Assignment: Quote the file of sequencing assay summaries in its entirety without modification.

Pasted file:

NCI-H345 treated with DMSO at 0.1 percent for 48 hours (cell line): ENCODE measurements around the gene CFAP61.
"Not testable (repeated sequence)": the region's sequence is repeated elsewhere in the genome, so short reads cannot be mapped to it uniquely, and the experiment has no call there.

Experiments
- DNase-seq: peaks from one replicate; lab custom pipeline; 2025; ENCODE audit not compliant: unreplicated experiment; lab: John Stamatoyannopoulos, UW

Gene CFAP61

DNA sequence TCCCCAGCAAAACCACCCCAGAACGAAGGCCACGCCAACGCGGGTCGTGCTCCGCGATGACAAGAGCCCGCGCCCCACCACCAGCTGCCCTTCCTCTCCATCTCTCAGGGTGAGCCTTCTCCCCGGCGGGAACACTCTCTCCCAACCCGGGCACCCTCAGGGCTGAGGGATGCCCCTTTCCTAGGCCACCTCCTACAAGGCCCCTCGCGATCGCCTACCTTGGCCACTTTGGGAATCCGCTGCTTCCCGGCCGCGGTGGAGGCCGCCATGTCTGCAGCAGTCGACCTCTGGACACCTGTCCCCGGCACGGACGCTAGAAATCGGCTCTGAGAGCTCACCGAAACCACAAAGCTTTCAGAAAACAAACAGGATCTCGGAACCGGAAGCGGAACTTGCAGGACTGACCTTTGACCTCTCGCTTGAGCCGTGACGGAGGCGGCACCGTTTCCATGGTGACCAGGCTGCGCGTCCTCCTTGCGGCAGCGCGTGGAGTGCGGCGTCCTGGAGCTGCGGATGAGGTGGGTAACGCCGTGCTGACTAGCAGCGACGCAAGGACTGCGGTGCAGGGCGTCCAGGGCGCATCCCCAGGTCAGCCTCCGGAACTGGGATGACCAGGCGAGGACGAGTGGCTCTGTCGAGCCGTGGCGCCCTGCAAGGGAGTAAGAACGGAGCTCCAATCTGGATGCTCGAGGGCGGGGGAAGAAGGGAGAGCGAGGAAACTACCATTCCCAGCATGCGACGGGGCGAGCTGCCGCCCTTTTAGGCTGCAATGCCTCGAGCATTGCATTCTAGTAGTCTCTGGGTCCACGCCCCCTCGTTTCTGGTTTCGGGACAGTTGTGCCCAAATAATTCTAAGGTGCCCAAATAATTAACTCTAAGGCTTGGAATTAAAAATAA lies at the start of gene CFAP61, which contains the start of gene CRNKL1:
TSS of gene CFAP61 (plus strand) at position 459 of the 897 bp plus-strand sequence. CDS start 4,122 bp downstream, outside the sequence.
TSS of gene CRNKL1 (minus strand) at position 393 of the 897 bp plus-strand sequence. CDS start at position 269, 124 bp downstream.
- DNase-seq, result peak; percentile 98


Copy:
NCI-H345 treated with DMSO at 0.1 percent for 48 hours (cell line): ENCODE measurements around the gene CFAP61.
"Not testable (repeated sequence)": the region's sequence is repeated elsewhere in the genome, so short reads cannot be mapped to it uniquely, and the experiment has no call there.

Experiments
- DNase-seq: peaks from one replicate; lab custom pipeline; 2025; ENCODE audit not compliant: unreplicated experiment; lab: John Stamatoyannopoulos, UW

Gene CFAP61

DNA sequence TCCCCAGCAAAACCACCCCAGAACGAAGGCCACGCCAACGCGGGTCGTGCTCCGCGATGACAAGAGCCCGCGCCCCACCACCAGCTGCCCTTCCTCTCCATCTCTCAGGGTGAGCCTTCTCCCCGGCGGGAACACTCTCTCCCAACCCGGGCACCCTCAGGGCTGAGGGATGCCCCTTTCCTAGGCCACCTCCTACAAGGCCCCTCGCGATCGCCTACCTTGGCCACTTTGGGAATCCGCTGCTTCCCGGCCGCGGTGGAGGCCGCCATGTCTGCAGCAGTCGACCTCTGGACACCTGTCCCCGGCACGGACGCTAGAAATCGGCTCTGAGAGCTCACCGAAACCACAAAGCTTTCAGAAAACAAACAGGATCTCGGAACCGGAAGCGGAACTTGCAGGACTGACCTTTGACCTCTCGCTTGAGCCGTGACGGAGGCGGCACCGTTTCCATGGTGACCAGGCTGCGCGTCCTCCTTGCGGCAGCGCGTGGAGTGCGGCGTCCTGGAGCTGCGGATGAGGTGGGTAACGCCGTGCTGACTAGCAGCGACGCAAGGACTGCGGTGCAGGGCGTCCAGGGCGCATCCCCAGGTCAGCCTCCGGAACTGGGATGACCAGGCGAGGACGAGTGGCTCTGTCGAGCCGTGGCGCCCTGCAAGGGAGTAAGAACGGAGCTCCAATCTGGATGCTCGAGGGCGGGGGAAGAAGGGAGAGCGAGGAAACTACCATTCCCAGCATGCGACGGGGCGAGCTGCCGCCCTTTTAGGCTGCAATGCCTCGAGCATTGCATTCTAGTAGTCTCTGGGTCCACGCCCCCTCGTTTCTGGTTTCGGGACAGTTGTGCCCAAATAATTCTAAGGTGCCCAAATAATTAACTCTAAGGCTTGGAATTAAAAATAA lies at the start of gene CFAP61, which contains the start of gene CRNKL1:
TSS of gene CFAP61 (plus strand) at position 459 of the 897 bp plus-strand sequence. CDS start 4,122 bp downstream, outside the sequence.
TSS of gene CRNKL1 (minus strand) at position 393 of the 897 bp plus-strand sequence. CDS start at position 269, 124 bp downstream.
- DNase-seq, result peak; percentile 98